Vaccines and autism: a new scientific reviewPosted by Sharyl Attkisson
For all those who've declared the autism-vaccine debate over - a new scientific review begs to differ. It considers a host of peer-reviewed, published theories that show possible connections between vaccines and autism.
How many times does this theory need to be debunked? (there's a good debunking here)
In Atkisson's defense, her article does include this paragraph:
University of Pennsylvania's Dr. Brian Strom, who has served on Institute of Medicine panels advising the government on vaccine safety says the prevailing medical opinion is that vaccines are scientifically linked to encephalopathy (brain damage), but not scientifically linked to autism. As for Ratajczak's review, he told us he doesn't find it remarkable. "This is a review of theories. Science is based on facts. To draw conclusions on effects of an exposure on people, you need data on people. The data on people do not support that there is a relationship. As such, any speculation about an explanation for a (non-existing) relationship is irrelevant."
But why pretend that there is still a legitimate debate? There are actual people out there who maintain that the earth is flat* and /or the moon-landing was fake, but we don't pretend that they have some sort of valid argument that needs to be debated.
This bullshit pseudo-science is not just stupid, it's doing real harm. There are parents who refuse to have their kids immunized for horrible diseases like whooping cough and German Measles because they believe the bullshit. Why? I can't imagine. Your doctor will tell you to immunize. Get a second opinion and that doctor will too. So will the CDC, the National Institutes of Health, the American Medical Association, and anyone with a lick of common sense. But some parents will look at the overwhelming scientific consensus and say, "yeah, but Jenny McCarthy says otherwise!"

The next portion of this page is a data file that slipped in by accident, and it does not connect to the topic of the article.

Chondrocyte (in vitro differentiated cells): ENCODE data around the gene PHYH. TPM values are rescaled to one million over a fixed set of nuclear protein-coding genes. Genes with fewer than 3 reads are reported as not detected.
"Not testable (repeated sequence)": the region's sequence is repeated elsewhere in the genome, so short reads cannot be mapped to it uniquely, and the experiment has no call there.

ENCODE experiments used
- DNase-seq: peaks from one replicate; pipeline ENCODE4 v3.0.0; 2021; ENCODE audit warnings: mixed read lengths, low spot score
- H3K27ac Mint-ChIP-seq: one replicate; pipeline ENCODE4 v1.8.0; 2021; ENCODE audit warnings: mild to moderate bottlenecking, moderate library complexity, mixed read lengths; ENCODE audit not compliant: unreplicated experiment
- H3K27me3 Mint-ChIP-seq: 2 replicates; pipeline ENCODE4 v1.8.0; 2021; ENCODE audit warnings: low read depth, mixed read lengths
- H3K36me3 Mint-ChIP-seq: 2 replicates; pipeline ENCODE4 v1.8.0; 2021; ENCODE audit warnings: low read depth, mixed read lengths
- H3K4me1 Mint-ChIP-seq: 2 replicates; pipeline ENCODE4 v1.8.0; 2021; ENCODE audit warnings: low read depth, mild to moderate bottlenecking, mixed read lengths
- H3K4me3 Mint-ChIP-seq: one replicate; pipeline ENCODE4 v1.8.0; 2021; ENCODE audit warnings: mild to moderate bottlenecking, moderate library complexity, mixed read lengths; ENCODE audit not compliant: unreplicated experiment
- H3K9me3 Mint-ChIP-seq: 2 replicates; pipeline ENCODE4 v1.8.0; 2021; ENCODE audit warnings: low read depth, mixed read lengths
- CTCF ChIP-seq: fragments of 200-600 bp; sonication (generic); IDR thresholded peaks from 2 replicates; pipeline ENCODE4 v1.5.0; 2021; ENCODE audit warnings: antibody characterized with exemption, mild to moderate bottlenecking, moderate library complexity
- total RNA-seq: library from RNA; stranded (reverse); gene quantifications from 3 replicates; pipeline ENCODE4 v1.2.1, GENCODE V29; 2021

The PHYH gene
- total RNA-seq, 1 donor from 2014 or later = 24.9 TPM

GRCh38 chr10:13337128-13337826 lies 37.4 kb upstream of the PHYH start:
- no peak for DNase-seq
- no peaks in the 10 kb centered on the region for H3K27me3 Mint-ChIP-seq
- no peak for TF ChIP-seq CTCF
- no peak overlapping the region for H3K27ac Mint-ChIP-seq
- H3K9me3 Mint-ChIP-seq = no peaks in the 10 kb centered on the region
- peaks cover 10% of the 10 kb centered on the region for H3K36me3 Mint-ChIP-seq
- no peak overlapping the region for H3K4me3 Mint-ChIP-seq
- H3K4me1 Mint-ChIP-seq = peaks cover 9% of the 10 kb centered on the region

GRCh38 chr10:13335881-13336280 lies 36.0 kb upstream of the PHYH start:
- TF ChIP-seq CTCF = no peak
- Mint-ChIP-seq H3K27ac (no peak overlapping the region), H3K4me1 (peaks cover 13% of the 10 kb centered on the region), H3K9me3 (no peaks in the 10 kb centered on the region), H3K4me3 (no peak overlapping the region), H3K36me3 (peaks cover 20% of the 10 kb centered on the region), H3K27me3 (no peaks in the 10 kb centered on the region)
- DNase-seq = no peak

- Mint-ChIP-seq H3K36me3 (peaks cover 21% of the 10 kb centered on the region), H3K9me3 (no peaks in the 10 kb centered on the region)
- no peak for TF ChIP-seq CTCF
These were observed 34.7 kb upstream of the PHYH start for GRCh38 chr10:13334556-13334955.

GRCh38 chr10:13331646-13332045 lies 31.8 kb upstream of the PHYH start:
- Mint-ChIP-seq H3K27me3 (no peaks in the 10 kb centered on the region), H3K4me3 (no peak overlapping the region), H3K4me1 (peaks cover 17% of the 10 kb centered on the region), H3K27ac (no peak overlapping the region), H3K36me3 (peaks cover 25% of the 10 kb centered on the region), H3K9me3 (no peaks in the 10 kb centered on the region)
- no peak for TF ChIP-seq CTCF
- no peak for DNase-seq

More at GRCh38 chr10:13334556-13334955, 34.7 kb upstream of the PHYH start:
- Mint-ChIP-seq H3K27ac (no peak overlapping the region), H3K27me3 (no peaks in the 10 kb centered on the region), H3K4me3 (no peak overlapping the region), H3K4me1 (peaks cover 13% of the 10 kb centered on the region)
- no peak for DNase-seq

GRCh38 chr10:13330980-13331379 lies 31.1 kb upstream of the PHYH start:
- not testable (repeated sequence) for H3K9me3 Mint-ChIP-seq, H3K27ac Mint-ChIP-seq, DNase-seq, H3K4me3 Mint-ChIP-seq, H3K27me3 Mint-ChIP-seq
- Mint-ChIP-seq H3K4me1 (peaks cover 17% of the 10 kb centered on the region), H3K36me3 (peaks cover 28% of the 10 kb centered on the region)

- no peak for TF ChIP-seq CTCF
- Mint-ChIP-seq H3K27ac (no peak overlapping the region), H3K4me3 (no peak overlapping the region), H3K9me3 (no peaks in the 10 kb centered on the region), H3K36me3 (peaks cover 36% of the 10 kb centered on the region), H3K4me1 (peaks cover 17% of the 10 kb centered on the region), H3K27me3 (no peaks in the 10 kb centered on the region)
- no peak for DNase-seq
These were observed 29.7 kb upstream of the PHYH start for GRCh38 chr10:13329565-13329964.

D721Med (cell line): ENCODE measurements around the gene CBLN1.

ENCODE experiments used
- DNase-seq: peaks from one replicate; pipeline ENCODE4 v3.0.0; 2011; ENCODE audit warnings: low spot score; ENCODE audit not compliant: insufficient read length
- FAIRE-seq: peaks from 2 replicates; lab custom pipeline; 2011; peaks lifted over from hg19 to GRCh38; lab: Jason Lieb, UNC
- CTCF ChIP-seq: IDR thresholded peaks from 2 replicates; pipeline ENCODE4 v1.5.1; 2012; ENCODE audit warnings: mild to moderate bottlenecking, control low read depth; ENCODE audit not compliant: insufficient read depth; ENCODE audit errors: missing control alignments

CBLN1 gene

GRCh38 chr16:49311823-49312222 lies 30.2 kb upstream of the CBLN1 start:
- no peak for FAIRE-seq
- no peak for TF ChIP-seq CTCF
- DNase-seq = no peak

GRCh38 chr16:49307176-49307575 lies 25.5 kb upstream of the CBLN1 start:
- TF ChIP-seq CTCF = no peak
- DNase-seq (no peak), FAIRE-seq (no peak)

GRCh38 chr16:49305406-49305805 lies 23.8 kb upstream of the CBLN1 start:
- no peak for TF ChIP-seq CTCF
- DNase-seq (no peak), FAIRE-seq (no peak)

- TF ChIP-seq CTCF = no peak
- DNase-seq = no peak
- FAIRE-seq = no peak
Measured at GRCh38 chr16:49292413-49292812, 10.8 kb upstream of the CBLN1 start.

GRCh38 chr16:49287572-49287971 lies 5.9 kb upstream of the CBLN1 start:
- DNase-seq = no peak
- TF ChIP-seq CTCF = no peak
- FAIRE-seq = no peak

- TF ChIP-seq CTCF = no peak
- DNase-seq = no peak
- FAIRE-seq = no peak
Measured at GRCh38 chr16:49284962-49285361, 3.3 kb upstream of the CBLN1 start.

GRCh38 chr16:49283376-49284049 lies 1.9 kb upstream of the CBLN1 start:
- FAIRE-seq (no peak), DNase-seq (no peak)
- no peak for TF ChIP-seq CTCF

Trust me, I'm a ekspert!
For some reason, there are a lot of people who just hate Western medicine. They like to say that all doctors do is drugs and surgery. And they have a point. But just because a lot of doctors unfairly pooh-pooh natural remedies doesn't diminish the fact that countless lives are saved every day by drugs and surgery. That doesn't mean that herbal remedies don't have their place, or that accupuncture isn't good for a lot of things, but if you're having a heart attack, you'd be a fool to head for the health food store instead of the emergency room. How many people do you know whose lives have been saved by, say, chemotherapy? Now how many do you know whose lives were saved by yoga?
But for some reason, there is this nasty strain of anti-intellectualism in this society which insists that if the "eggheads" are recommending something it must be wrong. Somehow, a large chunk of our population has made the leap from "doctors don't know Everything" to "doctors don't know Anything." And apparently, CBS and Sharyl Attkisson are going to give them a platform. And if a bunch of kids die from easily preventable disease, then what?
*no, really. Check 'em out here: